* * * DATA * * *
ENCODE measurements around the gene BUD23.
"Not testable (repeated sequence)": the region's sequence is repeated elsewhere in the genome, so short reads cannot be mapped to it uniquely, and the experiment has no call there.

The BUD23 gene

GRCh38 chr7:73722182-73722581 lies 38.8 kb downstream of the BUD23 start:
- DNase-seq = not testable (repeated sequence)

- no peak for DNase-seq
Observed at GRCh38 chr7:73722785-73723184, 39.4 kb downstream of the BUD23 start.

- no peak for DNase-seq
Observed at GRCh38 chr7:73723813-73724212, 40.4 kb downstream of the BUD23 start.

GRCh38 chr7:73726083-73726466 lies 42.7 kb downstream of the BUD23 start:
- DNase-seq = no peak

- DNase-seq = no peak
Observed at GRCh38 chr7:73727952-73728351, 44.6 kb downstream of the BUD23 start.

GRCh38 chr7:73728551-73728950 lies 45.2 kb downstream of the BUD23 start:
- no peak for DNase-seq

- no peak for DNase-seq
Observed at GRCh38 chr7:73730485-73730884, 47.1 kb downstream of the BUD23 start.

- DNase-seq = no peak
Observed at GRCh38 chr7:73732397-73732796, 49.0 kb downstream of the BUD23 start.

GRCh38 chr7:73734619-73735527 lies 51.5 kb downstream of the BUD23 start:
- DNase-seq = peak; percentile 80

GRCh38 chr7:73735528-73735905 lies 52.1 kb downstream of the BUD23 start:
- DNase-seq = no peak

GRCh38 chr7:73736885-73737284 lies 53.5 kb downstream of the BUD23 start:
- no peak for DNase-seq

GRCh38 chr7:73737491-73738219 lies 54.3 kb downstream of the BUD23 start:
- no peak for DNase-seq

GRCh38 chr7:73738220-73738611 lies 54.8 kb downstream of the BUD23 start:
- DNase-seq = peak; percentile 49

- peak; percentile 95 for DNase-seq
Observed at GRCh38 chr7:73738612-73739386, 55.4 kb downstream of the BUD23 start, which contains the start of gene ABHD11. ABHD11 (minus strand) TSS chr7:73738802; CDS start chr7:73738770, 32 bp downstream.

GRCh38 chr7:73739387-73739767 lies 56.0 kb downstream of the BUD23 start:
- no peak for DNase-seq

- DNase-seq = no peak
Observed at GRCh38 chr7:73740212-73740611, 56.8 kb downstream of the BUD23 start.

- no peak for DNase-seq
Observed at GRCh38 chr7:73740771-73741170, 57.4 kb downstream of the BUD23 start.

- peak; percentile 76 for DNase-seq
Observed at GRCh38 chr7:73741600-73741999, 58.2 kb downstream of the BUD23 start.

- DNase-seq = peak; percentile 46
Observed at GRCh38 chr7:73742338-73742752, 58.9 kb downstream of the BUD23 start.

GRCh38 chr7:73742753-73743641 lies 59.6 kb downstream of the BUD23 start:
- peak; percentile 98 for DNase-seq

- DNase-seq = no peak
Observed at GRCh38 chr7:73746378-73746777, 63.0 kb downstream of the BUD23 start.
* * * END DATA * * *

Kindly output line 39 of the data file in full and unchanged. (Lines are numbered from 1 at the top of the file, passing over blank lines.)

Observed at GRCh38 chr7:73741600-73741999, 58.2 kb downstream of the BUD23 start.